A

. We us e f our f orms of (1) A is a set (abbr . A


( 2 ) A and B

equal

(A

B),

( 3) a is .an element of the set A (a

A) ,
A

(4) a and b are equal elements of the set


(If we read

(a = b

A) .
E

lit.rally a s

, then we

Set ,

A = BESet , a e El (!) , a = b E El(A ) , respectively .) Of cou rse , any syntactic variable s co u ld be us ed the use ,
0

f sma 11 l e t t e r s f or el -

A v B

ements and ca pi t a l letters f or ae't s i s onl y t o conve nience . No t e t ha in o r d i na r y set t heo r y , a E b and a = b are propos it i ons , whi l e they a r e j udgements here. A jUdgement of the f orm A = B has no mean ing less we already kn ow A and B t o sets . Likewise , a jUdgement of t he f orm a E A presupposes that A is a set , and a judgement of t he f orm b are elements of A . Each f orm of judgement admits o f severa 1 differe nt read ings , as i n the ta.ble:

takes f or granted that A and B are f ormulas, and onl y then does it say that we can i n f e r A v B to be true when A is true . .If we are t o give a f ormai rule, we have to make this expllcit, writing
A prop.

B prop .
A v

A tr-ue

a = b E A presupp ose.s, first, that A is a se t , an d , second, t ha t a an

B true

or A, B prop .
l-AyB

.1- A

A set A is a set A is a prop osition

A
A is nonempt y A is true

a is an 'e Lemen t of the set . A a is a proof ( con structi on) of the prop ositi on A

where we use, like Frege, the symbol l- to the left of A to signify that A is true . In our system of rules , . t hi s wi l l always be explicit . A r ule of inference is j ustified by explaining the conclusion on the assumption that the premisses are kno wn. H.ence, before a rule of inference can be justified, it must be explained wha t it is that we must know "in o r de r to have the right to make a judgement of any one of the various f orms that the premisses and cOnclusion can have.

A is an i ntention (expectation)

a is a method of (realizing) the intention ( expectati on ) A

A is f u lfi l l a bl . ( realizable)

A is a problem (task)

a i s a method of solving the prob l em ( doing the task) A

A i s solvable

The se cond, logical interpretation is discussed toghether with rules 4 below . The third was suggested by Heyting a nd t he fourth by Ko l mogOrov 5 . The last i s very close to programming. "a is a method . . . " can ' be read as "a is a program . .. ". Since programming languages have a formal notation for the program a, but not for A, we c omplete the sentence with " ... which meets the s pe c i f i c a ti on A". In .Kolmogorov 's in t e r p r e t a t i on , the word problem refers to something to be done and the wor d program to how to do it . The analogy between t he first and the second interpretation is . implicit in the Brouwer-Heyting interpretation logical It was made more explicit bY ,Curry ,and Feys6 , but only for the impl icational fragment , and i t wa s extended t o intuitionistic first order arithmetic by Howard _ It is the only known way of logic so that axiom o f 6hoic e becomes , valid . To distin gui sh between proofs. of judgements (usually in tree-like form) and proofs of proposit ions (here identified with elements , thus to the left of E . ) we reser ve the word construction for the latter and use it whe n confusion might occur.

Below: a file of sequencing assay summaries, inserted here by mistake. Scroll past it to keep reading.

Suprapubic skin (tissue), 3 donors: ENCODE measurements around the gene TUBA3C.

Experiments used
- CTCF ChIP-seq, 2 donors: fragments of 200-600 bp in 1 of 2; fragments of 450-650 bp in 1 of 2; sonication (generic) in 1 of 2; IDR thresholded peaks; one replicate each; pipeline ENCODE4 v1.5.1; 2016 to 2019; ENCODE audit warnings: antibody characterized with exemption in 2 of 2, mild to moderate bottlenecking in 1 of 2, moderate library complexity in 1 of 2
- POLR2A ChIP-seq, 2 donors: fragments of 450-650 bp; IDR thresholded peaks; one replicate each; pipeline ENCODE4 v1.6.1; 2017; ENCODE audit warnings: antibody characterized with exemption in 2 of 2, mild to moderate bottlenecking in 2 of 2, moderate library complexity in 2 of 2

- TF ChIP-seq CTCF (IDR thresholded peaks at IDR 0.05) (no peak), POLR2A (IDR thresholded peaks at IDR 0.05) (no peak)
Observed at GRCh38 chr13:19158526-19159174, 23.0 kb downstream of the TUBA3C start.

Explanations of the forms o f judgement

For each one of the. four forms of judgement, we. now explain wha t a judgement of that form means . tions: W t is a set? ha

We can explain what a judgement , s a y

of the first form, means by answering one of the following three ques

What is it that we must know in order to have the right to judge something to be a set? What does a judgement of the form " A is a set" mean? The first ,is the ontological (ancient Greek) , t he second the episern) way of posing essentially the same question . At first sight , we could assume that a set is defined by prescribing how i t s elements are formed. This we do when we say that the set of na tura l numbers N is defined by giving the rules :
a
E

(Descartes, Kant, . ) and the third the seman t ical (mod-

o
4 A. Heyting, Die intuitionistische Grundlegung der M t hema t ik , a Erkenntnis, Vol. 2, 1931 , pp. 106 -115 . . 5 A. N. Kolmogorov , Zur Deutung der intuitionistischen Logik, Zeitschrift , Vol. 35 . 1932, pp . 6 H. B. Curry and R. Feys, Combinatory Logic, Vol. 1, North-Holland ; Amsterdam , 1958 , pp , 312-315. 7 w A. Howard , The formulae-as-types not ion of construction, To '., H. B. Curry : Essays on Combinatory Logic, Lambda Calculus arid Formalism , Academic Press, London , 1980 , pp. 419-490.

a'E N by which its elements are constructed. However" the we a kn e s s of thi s 10 definition is clear: 10 , for instance, though not obtainable wi th thegi ven rules, is clearly an element of N, sinc,e we kno w t hat we ' can bring it to the form a' for some a e ' N. W thus ha ve . to distin e the elements which have a form by which we can di rect ly see that they are the result of one of the rules , and 'ca ll the m c anon i cal , from all othe r e lements, wh i ch we wi l l call no ncano nica l .

But then, to be able t o. define when two noncanonical elements are equal, we must also prescribe how two equal canonical elements are formed. So: (1) a set A is defined by prescribing how a canonical element of A is formed as well as how two equal canonical elements of A are formed. This is the explanatipn of the meaning of a judgement of the form A i s a set. For example, to the rUI'es for N above, we must add